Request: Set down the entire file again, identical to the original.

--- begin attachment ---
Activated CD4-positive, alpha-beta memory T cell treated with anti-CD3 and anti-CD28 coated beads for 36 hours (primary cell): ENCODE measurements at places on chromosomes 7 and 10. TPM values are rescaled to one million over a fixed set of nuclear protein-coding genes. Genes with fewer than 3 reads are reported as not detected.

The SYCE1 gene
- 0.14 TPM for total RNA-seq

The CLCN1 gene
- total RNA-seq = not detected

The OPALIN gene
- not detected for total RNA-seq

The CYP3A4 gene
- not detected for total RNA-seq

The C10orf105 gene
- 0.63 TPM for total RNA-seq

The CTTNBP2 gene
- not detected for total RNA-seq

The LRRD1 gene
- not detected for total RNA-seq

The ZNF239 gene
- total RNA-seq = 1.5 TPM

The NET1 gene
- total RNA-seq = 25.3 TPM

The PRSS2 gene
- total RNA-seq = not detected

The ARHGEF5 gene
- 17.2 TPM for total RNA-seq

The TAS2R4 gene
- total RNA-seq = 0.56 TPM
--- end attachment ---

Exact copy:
Activated CD4-positive, alpha-beta memory T cell treated with anti-CD3 and anti-CD28 coated beads for 36 hours (primary cell): ENCODE measurements at places on chromosomes 7 and 10. TPM values are rescaled to one million over a fixed set of nuclear protein-coding genes. Genes with fewer than 3 reads are reported as not detected.

The SYCE1 gene
- 0.14 TPM for total RNA-seq

The CLCN1 gene
- total RNA-seq = not detected

The OPALIN gene
- not detected for total RNA-seq

The CYP3A4 gene
- not detected for total RNA-seq

The C10orf105 gene
- 0.63 TPM for total RNA-seq

The CTTNBP2 gene
- not detected for total RNA-seq

The LRRD1 gene
- not detected for total RNA-seq

The ZNF239 gene
- total RNA-seq = 1.5 TPM

The NET1 gene
- total RNA-seq = 25.3 TPM

The PRSS2 gene
- total RNA-seq = not detected

The ARHGEF5 gene
- 17.2 TPM for total RNA-seq

The TAS2R4 gene
- total RNA-seq = 0.56 TPM